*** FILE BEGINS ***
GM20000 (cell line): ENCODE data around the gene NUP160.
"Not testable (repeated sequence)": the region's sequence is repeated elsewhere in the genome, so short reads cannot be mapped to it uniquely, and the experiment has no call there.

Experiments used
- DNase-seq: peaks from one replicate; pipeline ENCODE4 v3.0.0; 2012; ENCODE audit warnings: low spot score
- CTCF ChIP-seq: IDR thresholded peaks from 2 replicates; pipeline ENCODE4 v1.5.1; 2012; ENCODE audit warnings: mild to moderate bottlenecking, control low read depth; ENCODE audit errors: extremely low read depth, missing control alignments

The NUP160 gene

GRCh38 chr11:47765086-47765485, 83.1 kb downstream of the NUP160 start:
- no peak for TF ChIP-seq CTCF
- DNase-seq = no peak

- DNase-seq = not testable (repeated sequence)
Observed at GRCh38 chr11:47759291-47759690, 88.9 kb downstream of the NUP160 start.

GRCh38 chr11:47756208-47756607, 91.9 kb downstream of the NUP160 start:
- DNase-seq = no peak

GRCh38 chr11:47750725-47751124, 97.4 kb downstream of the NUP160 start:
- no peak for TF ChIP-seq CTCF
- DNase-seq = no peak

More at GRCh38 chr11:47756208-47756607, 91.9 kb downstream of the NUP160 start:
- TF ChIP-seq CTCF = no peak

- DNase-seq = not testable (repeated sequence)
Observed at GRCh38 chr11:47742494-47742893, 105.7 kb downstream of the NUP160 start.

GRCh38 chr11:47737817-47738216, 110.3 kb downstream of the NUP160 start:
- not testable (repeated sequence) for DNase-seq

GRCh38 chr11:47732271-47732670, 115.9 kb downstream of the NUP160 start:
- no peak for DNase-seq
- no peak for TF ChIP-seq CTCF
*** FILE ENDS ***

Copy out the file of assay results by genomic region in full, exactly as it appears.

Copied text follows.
GM20000 (cell line): ENCODE data around the gene NUP160.
"Not testable (repeated sequence)": the region's sequence is repeated elsewhere in the genome, so short reads cannot be mapped to it uniquely, and the experiment has no call there.

Experiments used
- DNase-seq: peaks from one replicate; pipeline ENCODE4 v3.0.0; 2012; ENCODE audit warnings: low spot score
- CTCF ChIP-seq: IDR thresholded peaks from 2 replicates; pipeline ENCODE4 v1.5.1; 2012; ENCODE audit warnings: mild to moderate bottlenecking, control low read depth; ENCODE audit errors: extremely low read depth, missing control alignments

The NUP160 gene

GRCh38 chr11:47765086-47765485, 83.1 kb downstream of the NUP160 start:
- no peak for TF ChIP-seq CTCF
- DNase-seq = no peak

- DNase-seq = not testable (repeated sequence)
Observed at GRCh38 chr11:47759291-47759690, 88.9 kb downstream of the NUP160 start.

GRCh38 chr11:47756208-47756607, 91.9 kb downstream of the NUP160 start:
- DNase-seq = no peak

GRCh38 chr11:47750725-47751124, 97.4 kb downstream of the NUP160 start:
- no peak for TF ChIP-seq CTCF
- DNase-seq = no peak

More at GRCh38 chr11:47756208-47756607, 91.9 kb downstream of the NUP160 start:
- TF ChIP-seq CTCF = no peak

- DNase-seq = not testable (repeated sequence)
Observed at GRCh38 chr11:47742494-47742893, 105.7 kb downstream of the NUP160 start.

GRCh38 chr11:47737817-47738216, 110.3 kb downstream of the NUP160 start:
- not testable (repeated sequence) for DNase-seq

GRCh38 chr11:47732271-47732670, 115.9 kb downstream of the NUP160 start:
- no peak for DNase-seq
- no peak for TF ChIP-seq CTCF